Can a Child Choose Where To Live?

by Jun 4, 2021Child Custody

Let’s face it: children aren’t known for their stellar decision-making abilities. There is a common misconception that there is some “magic age” of 12 or 14 when a child can choose with which parent to live, but the truth is, there is no age when a minor in Ohio can make that decision.

Who does decide?

The Court has the final decision regarding who the children should live with. Even if the parents allow the children to choose and incorporate that desire into a shared parenting plan, the final say belongs to the court. Not even the parents have unfettered authority to make that choice once they enter divorce court.

That doesn’t mean that parents shouldn’t try to work together to reach an agreement. It just means that the court has to approve any agreement. The court is an objective, detached 3rd party that doesn’t have ulterior motives, doesn’t worry about hurt feelings, and doesn’t care about “winning”. The only concern of the court is determining what is in the best interest of the children.

Do my kids’ wishes even matter?

Of course, they matter to you. And the court may try to take them into consideration, but as we said at the beginning: kids aren’t always known for making the best decisions. Some kids are simply too young to share their wishes. Other kids may lack the capacity for reason and may not understand what is truly in their best interest. In every divorce involving child custody, the court must deem that the child is capable of sharing reasoned wishes and concerns before they can even begin to consider what the child may want. And bear in mind that even if the child is capable of sharing their wishes with the court, there may be special circumstances where the court decides it is not in the child’s best interest to determine their wishes and concerns. In those instances, the court may not be able to give as much weight to the child’s wishes as you might hope.

Will the judge talk to my children?

It is quite possible that the judge may interview your children, if they have met the criteria we just discussed. But don’t be alarmed if the judge schedules an “in camera” interview. Contrary to how the term sounds, your child’s interview will not be recorded. “In camera” is a Latin term that simply means “in chambers” or “in private”. And private it is. In fact, it won’t even become part of the public record. You will not be allowed in the room when the judge interviews your child. If a guardian ad litem has been appointed, he or she might be included. The court may also use its discretion to allow your attorney to be present. But parents are excluded. It’s important that children be able to speak freely and discuss their feelings honestly.

If the court has decided to consider your children’s wishes, please do not try to “help”. You are prohibited from obtaining – or even attempting to attain – a written or recorded statement from the child regarding his or her wishes. The court is forbidden to accept evidence such as an affidavit, letter, or recording of the children’s wishes.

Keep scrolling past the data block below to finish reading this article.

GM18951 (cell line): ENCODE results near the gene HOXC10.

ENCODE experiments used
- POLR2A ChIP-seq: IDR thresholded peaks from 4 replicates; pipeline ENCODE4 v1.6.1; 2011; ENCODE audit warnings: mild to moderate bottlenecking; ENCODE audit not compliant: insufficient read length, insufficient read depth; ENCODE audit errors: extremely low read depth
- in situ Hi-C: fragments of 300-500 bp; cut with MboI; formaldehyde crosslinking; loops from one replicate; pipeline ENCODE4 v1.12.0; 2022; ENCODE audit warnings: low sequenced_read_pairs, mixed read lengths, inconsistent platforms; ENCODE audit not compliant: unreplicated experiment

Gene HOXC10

What else does the court consider?

Your wishes and the wishes of your children may be considered by the court. But that’s only one aspect of a much wider set of considerations for the court. How much weight the court gives those wishes depends on the answers to questions such as:

  • Will the parents both encourage the kids to have a relationship with the other parent?
  • What kind of relationship does the child have with parents, siblings, grandparents, and others?
  • How well is the child adjusted to home, school, and the neighborhood?
  • How is the physical and mental health of everyone involved in this decision?
  • What is the likelihood of each parent abiding by the court’s order?

There is no magic formula

As you are probably realizing by now, Ohio’s laws regarding parenting time are complex. The allocation of responsibilities and parenting time will probably look a little bit different in every divorce case. It’s a multi-step process of evaluating 1) whether to determine the child’s wishes; 2) what those wishes are; and 3) how much weight to give those wishes, in light of all of the other factors a court must consider.

We’ve given you just a little insight into what goes into a court’s decision regarding parenting time, but your situation is going to be unique to you. It’s important that you have all the information you need so you can avoid making any serious mistakes, and the only one way to get that is by speaking to an experience family law attorney who knows the courts and Ohio custody laws. You can start by talking to one of the experts at Kirkland & Sommers about your specific situation by scheduling your free consultation today!